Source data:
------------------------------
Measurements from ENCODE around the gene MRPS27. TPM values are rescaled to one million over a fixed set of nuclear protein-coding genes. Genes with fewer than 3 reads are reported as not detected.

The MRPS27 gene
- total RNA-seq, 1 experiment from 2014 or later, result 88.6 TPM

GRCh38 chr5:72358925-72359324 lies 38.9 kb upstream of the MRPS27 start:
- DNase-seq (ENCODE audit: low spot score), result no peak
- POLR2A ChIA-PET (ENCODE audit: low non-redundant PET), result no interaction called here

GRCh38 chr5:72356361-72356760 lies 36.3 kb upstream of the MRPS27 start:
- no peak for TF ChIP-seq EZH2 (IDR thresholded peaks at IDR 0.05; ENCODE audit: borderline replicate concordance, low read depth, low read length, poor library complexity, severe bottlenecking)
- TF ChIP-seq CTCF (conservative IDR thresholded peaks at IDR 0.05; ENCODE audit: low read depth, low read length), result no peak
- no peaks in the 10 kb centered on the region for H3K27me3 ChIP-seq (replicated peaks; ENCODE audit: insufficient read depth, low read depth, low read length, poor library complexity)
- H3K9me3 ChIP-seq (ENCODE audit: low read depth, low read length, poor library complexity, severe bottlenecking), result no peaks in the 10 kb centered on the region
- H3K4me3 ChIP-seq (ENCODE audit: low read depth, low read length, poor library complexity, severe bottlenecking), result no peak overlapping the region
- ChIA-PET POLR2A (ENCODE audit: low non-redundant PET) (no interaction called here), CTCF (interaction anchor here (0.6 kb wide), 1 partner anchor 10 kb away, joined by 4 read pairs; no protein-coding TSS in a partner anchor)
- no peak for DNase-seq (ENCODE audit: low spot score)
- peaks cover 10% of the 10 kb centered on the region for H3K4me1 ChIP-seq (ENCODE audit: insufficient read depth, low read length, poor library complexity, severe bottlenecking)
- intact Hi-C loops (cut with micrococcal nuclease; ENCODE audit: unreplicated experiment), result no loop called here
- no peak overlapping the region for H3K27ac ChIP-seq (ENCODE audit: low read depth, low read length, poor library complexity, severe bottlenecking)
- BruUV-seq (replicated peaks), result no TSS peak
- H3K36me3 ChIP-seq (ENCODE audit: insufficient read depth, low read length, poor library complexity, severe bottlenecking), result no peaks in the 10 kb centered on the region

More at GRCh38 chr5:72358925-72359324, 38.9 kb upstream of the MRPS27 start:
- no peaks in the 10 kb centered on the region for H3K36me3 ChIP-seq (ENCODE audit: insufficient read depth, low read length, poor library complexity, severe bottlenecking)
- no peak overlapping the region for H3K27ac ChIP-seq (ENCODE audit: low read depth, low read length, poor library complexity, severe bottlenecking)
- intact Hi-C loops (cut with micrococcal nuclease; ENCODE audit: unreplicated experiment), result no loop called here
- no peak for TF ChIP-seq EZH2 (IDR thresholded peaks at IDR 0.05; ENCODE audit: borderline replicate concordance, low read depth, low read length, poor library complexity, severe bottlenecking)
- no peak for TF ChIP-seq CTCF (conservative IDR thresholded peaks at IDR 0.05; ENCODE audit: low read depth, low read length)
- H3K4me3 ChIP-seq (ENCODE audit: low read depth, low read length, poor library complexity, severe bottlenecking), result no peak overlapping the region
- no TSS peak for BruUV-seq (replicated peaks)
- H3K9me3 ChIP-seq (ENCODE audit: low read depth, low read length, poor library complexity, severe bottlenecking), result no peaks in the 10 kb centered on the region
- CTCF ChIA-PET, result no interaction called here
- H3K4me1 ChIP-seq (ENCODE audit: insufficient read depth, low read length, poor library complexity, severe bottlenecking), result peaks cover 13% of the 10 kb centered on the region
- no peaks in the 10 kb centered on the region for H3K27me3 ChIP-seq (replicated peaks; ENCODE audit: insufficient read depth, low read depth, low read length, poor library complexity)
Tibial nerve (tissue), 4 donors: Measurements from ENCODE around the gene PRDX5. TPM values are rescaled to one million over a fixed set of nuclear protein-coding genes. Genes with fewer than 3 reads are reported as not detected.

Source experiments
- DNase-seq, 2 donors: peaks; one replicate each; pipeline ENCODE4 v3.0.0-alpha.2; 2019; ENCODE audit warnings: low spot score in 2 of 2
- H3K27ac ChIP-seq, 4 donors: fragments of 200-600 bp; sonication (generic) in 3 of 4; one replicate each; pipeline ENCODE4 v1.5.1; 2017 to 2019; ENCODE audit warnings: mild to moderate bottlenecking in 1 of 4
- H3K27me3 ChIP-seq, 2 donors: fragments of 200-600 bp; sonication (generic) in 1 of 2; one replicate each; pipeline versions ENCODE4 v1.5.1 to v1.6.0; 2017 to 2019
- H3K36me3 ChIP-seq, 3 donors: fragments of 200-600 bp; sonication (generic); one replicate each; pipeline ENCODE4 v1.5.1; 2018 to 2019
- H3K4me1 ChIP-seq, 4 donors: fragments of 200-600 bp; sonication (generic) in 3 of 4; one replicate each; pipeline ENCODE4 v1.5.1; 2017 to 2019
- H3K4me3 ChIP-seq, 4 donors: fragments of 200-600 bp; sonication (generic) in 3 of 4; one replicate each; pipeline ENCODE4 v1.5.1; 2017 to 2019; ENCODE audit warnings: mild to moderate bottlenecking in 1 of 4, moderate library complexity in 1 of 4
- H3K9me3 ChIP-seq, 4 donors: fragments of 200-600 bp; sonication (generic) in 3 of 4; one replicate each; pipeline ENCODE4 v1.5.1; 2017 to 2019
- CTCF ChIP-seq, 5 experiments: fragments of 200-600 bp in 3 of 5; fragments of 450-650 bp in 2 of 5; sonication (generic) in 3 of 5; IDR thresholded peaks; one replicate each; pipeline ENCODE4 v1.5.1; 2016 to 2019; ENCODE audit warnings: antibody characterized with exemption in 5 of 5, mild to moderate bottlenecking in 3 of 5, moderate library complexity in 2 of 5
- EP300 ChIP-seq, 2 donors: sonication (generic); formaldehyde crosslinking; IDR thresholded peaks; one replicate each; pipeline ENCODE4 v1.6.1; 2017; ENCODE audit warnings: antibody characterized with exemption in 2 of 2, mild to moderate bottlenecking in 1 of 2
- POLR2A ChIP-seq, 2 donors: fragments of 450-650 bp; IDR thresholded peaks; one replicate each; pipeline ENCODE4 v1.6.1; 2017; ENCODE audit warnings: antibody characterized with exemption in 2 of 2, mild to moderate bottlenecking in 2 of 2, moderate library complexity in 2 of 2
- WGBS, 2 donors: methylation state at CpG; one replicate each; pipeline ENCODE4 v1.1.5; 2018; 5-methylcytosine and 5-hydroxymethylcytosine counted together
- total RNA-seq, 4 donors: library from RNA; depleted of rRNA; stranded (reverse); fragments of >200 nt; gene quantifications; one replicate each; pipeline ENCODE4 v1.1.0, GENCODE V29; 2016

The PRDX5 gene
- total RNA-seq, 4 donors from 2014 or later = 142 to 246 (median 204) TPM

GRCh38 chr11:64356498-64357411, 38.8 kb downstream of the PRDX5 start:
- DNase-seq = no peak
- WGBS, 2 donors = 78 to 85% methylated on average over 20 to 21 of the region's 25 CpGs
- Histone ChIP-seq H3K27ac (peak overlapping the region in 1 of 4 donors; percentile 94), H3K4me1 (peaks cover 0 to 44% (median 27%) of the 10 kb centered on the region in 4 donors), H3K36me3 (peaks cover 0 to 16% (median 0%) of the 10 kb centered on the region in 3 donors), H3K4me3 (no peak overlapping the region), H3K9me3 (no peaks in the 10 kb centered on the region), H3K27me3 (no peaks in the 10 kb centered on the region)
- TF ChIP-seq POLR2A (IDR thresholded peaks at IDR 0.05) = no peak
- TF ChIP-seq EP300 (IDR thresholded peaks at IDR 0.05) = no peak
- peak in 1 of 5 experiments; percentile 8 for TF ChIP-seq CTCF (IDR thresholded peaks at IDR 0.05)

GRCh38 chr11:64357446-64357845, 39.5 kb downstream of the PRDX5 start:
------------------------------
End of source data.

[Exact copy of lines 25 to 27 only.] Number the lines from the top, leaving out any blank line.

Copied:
- no peak for TF ChIP-seq CTCF (conservative IDR thresholded peaks at IDR 0.05; ENCODE audit: low read depth, low read length)
- H3K4me3 ChIP-seq (ENCODE audit: low read depth, low read length, poor library complexity, severe bottlenecking), result no peak overlapping the region
- no TSS peak for BruUV-seq (replicated peaks)